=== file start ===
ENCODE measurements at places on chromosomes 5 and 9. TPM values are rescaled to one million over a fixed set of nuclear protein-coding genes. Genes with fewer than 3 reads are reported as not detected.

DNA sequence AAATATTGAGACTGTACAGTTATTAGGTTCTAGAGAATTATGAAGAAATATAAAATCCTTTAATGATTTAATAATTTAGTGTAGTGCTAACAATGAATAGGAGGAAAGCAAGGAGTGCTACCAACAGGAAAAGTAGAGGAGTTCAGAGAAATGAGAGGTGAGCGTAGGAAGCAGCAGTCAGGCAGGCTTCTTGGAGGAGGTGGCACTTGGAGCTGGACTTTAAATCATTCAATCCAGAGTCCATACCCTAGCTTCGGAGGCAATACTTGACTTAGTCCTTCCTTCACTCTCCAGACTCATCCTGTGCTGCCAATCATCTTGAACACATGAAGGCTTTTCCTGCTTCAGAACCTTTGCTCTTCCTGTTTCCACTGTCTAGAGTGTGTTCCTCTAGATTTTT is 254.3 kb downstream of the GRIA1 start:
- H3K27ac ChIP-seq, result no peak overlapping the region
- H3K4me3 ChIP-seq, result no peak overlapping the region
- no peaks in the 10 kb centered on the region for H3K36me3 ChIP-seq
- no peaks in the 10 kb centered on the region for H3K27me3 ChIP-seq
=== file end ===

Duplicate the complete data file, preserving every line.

ENCODE measurements at places on chromosomes 5 and 9. TPM values are rescaled to one million over a fixed set of nuclear protein-coding genes. Genes with fewer than 3 reads are reported as not detected.

DNA sequence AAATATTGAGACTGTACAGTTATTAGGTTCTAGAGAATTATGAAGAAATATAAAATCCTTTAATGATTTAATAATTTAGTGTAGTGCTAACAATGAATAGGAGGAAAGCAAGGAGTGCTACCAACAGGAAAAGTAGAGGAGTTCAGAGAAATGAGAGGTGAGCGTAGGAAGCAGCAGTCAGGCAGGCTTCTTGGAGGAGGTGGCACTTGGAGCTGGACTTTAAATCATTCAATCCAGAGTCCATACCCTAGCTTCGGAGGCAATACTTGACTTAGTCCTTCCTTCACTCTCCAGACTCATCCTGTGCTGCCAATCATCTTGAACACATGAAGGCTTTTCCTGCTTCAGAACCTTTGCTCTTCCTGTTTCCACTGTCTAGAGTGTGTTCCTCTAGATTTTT is 254.3 kb downstream of the GRIA1 start:
- H3K27ac ChIP-seq, result no peak overlapping the region
- H3K4me3 ChIP-seq, result no peak overlapping the region
- no peaks in the 10 kb centered on the region for H3K36me3 ChIP-seq
- no peaks in the 10 kb centered on the region for H3K27me3 ChIP-seq